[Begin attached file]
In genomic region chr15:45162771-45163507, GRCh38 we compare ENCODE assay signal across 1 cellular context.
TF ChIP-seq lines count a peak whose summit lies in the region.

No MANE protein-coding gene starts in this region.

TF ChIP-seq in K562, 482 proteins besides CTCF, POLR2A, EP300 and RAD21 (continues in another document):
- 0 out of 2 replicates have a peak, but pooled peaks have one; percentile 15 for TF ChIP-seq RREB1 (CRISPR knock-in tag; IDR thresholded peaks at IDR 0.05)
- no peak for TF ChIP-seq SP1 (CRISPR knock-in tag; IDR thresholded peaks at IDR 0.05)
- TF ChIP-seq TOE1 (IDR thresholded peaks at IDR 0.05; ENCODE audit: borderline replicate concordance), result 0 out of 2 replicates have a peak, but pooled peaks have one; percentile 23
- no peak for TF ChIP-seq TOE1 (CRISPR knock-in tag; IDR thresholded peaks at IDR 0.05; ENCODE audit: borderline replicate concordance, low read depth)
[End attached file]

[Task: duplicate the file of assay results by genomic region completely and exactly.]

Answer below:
In genomic region chr15:45162771-45163507, GRCh38 we compare ENCODE assay signal across 1 cellular context.
TF ChIP-seq lines count a peak whose summit lies in the region.

No MANE protein-coding gene starts in this region.

TF ChIP-seq in K562, 482 proteins besides CTCF, POLR2A, EP300 and RAD21 (continues in another document):
- 0 out of 2 replicates have a peak, but pooled peaks have one; percentile 15 for TF ChIP-seq RREB1 (CRISPR knock-in tag; IDR thresholded peaks at IDR 0.05)
- no peak for TF ChIP-seq SP1 (CRISPR knock-in tag; IDR thresholded peaks at IDR 0.05)
- TF ChIP-seq TOE1 (IDR thresholded peaks at IDR 0.05; ENCODE audit: borderline replicate concordance), result 0 out of 2 replicates have a peak, but pooled peaks have one; percentile 23
- no peak for TF ChIP-seq TOE1 (CRISPR knock-in tag; IDR thresholded peaks at IDR 0.05; ENCODE audit: borderline replicate concordance, low read depth)